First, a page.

Sunday, August 29, 2010

Double Feature Review: The Road and Rampage

I originally meant to do The Road alongside Thunderball, the James Bond movie I saw immediately after it, but I never got around to it. So I'm already bending the rules on this blog feature on my second offering, but I feel putting together two movies which have some similarity is another good way to do things. Rampage and The Road are quite different in their story and the level of appreciation I have for them, but both try to work with relatively simple plots.

The Road

Teaser: A father and son journey through a post-apocalyptic America, struggling to survive in a slowly dying world.

The bad news first: One of the few scenes which I thought didn't work involved the father and son seeing a couple of people getting chased by a group of cannibals in the near distance. In their efforts to get away, they end up having to worry more about several dead trees which choose that moment to topple over, nearly crushing them. I never saw The Happening, one of M. Night Shyamalan's largely panned offerings, but one of the major complaints involved characters fleeing from the wind. The danger of the completely decimated trees falling had already been shown, but when it's inserted as the primary fear over machete-wielding savages it comes off as kind of silly.

A little bit of a nitpick, I know, as is my next minor disappointment. There's something of a running theme in the book where the son is fretting over a little boy they encounter on the road whom the father refuses to take along to protect. It's a pretty important part in the book, and in the movie it's relegated to a single brief scene. The overall theme of the father's general distrust of the world around him and the son's penchant for charity is still apparent, but the scene where he sees the little boy is truncated enough that it seems out of place, perhaps even for viewers who haven't read the book.

The good stuff: Success isn't a done deal when you adapt a Pulitzer Prize winning novel to the screen, but there's a pretty good chance of it. The movie is pretty much a spot-on transfer from one medium to the other, hitting upon just about every emotion and image that Cormac McCarthy originally put to the page.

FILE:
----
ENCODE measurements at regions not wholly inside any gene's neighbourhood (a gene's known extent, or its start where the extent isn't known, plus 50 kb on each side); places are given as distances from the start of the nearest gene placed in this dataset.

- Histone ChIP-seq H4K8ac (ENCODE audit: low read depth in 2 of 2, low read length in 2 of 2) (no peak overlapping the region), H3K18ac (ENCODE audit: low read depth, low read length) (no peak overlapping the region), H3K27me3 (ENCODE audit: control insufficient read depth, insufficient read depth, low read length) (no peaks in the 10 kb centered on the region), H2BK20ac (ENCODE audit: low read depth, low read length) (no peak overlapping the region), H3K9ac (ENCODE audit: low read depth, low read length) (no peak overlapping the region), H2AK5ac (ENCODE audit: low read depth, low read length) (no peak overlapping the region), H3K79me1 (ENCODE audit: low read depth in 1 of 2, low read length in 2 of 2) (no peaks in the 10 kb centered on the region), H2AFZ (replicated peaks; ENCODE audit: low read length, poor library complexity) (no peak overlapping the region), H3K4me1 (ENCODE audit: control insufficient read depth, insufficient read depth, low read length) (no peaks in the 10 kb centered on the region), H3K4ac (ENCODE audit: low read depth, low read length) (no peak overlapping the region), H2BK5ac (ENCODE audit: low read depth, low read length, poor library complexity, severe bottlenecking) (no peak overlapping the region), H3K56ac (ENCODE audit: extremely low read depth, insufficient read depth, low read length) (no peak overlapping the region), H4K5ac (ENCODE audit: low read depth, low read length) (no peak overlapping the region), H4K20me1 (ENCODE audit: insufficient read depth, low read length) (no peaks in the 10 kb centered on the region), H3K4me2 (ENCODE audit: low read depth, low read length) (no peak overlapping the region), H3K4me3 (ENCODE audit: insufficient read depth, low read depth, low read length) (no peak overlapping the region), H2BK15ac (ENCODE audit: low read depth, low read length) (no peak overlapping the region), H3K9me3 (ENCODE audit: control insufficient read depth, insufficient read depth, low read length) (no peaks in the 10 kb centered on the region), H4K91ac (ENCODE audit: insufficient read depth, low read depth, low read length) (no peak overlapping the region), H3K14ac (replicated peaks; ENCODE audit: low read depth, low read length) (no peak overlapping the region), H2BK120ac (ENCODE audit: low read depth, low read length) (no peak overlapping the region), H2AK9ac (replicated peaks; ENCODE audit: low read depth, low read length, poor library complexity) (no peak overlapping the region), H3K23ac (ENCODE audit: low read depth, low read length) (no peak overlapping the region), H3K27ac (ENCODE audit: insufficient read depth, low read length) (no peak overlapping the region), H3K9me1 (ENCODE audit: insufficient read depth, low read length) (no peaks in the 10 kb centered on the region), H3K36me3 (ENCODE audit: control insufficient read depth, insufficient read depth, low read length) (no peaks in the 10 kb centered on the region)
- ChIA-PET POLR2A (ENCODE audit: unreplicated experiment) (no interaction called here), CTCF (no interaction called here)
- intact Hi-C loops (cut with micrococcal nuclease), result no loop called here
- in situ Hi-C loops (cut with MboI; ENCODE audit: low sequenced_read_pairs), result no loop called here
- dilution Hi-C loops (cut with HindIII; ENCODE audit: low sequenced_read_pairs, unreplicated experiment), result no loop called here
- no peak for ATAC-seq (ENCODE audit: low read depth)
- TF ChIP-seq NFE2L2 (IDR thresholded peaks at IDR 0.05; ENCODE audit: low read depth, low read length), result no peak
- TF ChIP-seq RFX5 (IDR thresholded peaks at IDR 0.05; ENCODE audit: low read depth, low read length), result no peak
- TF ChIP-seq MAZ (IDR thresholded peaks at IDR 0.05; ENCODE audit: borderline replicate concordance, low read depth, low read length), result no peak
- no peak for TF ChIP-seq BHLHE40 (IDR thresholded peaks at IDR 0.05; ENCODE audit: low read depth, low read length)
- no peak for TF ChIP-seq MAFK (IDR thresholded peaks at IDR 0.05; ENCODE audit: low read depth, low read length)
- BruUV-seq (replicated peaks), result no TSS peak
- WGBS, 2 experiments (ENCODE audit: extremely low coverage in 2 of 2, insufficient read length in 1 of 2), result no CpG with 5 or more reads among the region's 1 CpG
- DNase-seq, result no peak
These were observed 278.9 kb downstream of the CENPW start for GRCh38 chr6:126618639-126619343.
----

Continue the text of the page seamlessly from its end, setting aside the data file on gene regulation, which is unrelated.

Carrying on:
Stylistically, the film presents what may well be the most terrifying images of a post-apocalyptic world ever imagined. The wider shots of decaying cities have a distinct computer-generated residue on them, but the more intimate shots of abandoned malls and freeways are very well-done. A pall of smoke or stormy clouds hang over every scene, and the images are hammered home once one realizes that movie was mostly filmed at scenes of actual environmental disasters or amid urban blight. The most horrific descriptions in the book are omitted, probably in the interests of limiting the rating to R, but there's still plenty there to show that this isn't your happy-humans-binding kind of apocalypse.

The acting in the film is terrific. The film was shot on the cheap, and the characters are sparse enough that highly respected actors like Robert Redford and Charlize Theron are used for what are fairly minor roles. Most of the story rests of the shoulders of Viggo Mortenson and young actor Kodi Smit-McPhee, and both do a superb job. There are plenty of moments where the helplessness seems to overwhelm the two, and it's heartbreaking to watch. Yet it is balanced out, and more often than not exceeded, by the idea that the human spirit is a tough nut to crack.

Verdict: Best watched when you can have someone to comfort you, but definitely one to check out.


Teaser: A sick-of-it-all youth goes on a massive killing spree.

The bad news first: The director of this movie, Uwe Boll, has been widely panned as a hack who can't make a film to save his life. The Nostalgia Critic says it better, of course, in the beginning of his (and Spoony and Linkara's) review of Alone in the Dark. In general, his movies exist more as a target of MST3K style snark, even if Boll himself may consider them to be great works of art. That said, I checked out Rampage because reviewers generally said how surprised they were to like it in spite of the Boll credit.